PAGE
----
|Publication number||US4385516 A|
|Application number||US 06/236,061|
|Publication date||May 31, 1983|
|Filing date||Feb 19, 1981|
|Priority date||Feb 19, 1981|
|Publication number||06236061, 236061, US 4385516 A, US 4385516A, US-A-4385516, US4385516 A, US4385516A|
|Inventors||Malcolm R. Uffelman|
|Original Assignee||Uffelman Malcolm R|
|Export Citation||BiBTeX, EndNote, RefMan|
|Patent Citations (6), Referenced by (10), Classifications (9), Legal Events (3)|
|External Links: USPTO, USPTO Assignment, Espacenet|
This invention relates to the detection of chemical vapors distributed in a region of the atmosphere. More specifically, the present invention is a system for the detection of chemical vapors in the atmosphere that directly exploits, in a novel manner, the basic physical principles of quantum mechanical absorption and emission by molecular structures at fixed frequencies determined by the physics of the particular molecular structure. Molecules exhibit the absorption of energy at discrete electromagnetic frequencies due to the quantum effect. Likewise, molecules exhibit emission of energy at discrete frequencies due to the quantum effect. In both absorption and emission, the energy absorbed or emitted is related to the frequency of the absorbed energy or the emitted energy by the fundamental physical constant known as Planks constant, denoted h;
Because of the quantum effect, a particular molecule in isolation will absorb energy at a limited number of fixed discrete frequencies only. These frequencies are known as absorption bands or absorption frequencies. A large number of chemicals have molecular structures having a multiplicity of absorption bands in the microwave frequency region from approximately one Gigahertz (109 Hertz) to 100 Gigahertz (1011 Hertz). It is to these chemicals which may exist as a vapor distributed in the atmosphere that this present invention is addressed. National Bureau of Standards Monograph No. 70, entitled "Microwave Spectral Tables", Volume I through Volume 5, 1968, lists several hundred chemicals having absorption bands in the above mentioned region along with a tabulation of the absorption bands for each of the listed chemicals.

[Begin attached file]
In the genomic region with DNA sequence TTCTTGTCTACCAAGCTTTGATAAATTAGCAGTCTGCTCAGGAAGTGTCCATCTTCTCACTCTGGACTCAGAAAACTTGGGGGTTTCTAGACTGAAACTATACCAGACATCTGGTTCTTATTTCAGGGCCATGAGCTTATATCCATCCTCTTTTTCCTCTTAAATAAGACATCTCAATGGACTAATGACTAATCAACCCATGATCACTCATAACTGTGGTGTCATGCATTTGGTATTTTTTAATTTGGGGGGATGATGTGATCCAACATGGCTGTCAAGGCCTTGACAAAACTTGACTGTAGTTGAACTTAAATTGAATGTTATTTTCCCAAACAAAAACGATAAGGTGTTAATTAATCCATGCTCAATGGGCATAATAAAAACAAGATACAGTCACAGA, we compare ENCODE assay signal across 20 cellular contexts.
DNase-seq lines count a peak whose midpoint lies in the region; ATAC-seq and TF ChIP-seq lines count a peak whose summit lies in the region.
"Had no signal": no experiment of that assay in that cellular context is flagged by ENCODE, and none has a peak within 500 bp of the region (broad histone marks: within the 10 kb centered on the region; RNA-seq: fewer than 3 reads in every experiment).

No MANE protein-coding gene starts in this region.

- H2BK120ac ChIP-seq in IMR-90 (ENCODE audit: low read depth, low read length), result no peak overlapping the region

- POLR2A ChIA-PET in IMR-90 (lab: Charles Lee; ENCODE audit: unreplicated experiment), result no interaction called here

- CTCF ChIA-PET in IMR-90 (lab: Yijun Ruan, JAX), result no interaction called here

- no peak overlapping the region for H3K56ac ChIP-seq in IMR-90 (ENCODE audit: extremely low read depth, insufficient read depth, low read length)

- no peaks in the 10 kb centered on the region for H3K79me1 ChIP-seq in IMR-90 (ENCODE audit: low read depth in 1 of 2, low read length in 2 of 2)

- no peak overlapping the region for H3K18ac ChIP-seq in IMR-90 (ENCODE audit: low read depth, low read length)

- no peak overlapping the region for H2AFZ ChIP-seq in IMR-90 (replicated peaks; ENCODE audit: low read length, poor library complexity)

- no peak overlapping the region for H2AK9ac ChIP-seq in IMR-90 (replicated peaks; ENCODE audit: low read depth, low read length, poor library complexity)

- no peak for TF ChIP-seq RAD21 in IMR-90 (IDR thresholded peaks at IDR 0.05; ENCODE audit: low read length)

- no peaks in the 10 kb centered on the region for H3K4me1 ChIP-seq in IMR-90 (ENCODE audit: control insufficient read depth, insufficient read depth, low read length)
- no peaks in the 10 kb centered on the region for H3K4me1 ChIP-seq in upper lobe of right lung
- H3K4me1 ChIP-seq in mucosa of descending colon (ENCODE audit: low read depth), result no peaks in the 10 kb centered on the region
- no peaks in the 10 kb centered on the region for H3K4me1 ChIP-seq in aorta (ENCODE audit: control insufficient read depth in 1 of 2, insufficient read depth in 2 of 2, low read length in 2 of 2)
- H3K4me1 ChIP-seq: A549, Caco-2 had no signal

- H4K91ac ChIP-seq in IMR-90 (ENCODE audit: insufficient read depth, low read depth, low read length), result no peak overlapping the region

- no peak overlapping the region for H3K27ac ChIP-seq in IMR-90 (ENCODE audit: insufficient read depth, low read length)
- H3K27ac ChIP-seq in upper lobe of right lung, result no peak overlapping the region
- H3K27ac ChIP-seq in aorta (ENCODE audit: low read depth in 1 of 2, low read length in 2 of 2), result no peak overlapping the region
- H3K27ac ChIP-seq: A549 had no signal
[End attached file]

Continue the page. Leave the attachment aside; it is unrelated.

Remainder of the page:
As background to the present invention, the following references are hereby cited:
In 1939, U.S. Pat. No. 2,165,214 was issued to Blau, et al. Blau et al teaches a method for the direct use of absorption band measurements in geophysical prospecting. Blau et al teaches the use of various portions of the electromagnetic spectrum, including light as well as the aforementioned microwave region, to directly measure the absorption frequencies.
In 1972, U.S. Pat. No. 3,651,395 was issued to Owen et al. Owen et al teaches the use of a system which exploits the frequency of radiation from excited hydrocarbon molecules to locate oil and gas deposits. Owen et al teaches the use of the frequency shift that results from highly exciting molecules causing them to emit at a frequency shifted by an amount determined by physics of the molecules from that of the frequency of the exciting energy. This frequency shift physical phenomena is known in the art as Raman Spectroscopy, see "Raman Spectroscopy" by D. A. Long, McGraw Hill, 1977 and, in general, do not correspond to the absorption frequencies.